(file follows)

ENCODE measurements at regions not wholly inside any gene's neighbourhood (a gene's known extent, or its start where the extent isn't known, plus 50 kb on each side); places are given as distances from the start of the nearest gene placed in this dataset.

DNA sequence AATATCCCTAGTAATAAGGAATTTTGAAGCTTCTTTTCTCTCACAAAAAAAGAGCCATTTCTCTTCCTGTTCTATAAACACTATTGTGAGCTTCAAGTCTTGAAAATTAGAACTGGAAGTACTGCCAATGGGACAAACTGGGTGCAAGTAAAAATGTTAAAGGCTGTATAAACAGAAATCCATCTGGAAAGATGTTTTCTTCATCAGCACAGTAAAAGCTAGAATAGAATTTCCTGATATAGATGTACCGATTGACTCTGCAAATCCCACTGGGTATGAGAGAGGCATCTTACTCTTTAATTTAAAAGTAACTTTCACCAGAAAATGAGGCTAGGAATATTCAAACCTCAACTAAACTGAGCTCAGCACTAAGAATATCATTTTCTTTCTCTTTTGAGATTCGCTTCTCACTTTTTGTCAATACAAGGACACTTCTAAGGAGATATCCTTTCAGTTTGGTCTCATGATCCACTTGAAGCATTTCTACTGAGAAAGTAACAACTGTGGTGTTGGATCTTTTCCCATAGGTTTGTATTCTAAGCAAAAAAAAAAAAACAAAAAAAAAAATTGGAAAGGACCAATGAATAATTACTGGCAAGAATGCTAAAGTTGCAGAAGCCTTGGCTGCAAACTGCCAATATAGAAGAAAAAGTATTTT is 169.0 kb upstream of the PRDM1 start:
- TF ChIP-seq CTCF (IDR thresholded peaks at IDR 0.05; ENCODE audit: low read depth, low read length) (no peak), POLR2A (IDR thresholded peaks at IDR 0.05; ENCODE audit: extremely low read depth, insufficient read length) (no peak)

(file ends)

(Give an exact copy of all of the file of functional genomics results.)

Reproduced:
ENCODE measurements at regions not wholly inside any gene's neighbourhood (a gene's known extent, or its start where the extent isn't known, plus 50 kb on each side); places are given as distances from the start of the nearest gene placed in this dataset.

DNA sequence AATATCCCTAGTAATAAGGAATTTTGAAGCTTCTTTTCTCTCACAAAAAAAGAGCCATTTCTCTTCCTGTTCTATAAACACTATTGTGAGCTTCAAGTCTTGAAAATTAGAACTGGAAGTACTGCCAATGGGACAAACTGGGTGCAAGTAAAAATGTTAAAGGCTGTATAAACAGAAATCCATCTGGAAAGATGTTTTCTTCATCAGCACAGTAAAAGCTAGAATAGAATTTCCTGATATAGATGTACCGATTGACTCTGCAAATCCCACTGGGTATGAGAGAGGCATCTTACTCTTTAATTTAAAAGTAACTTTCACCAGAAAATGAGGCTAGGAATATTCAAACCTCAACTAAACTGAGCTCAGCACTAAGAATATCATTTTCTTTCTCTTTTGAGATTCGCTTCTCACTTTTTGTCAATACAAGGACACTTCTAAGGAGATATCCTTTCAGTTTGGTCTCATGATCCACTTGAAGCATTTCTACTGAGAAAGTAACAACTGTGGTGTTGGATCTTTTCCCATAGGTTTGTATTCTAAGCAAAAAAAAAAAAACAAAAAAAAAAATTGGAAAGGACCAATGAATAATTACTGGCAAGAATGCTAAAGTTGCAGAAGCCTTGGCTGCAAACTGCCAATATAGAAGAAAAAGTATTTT is 169.0 kb upstream of the PRDM1 start:
- TF ChIP-seq CTCF (IDR thresholded peaks at IDR 0.05; ENCODE audit: low read depth, low read length) (no peak), POLR2A (IDR thresholded peaks at IDR 0.05; ENCODE audit: extremely low read depth, insufficient read length) (no peak)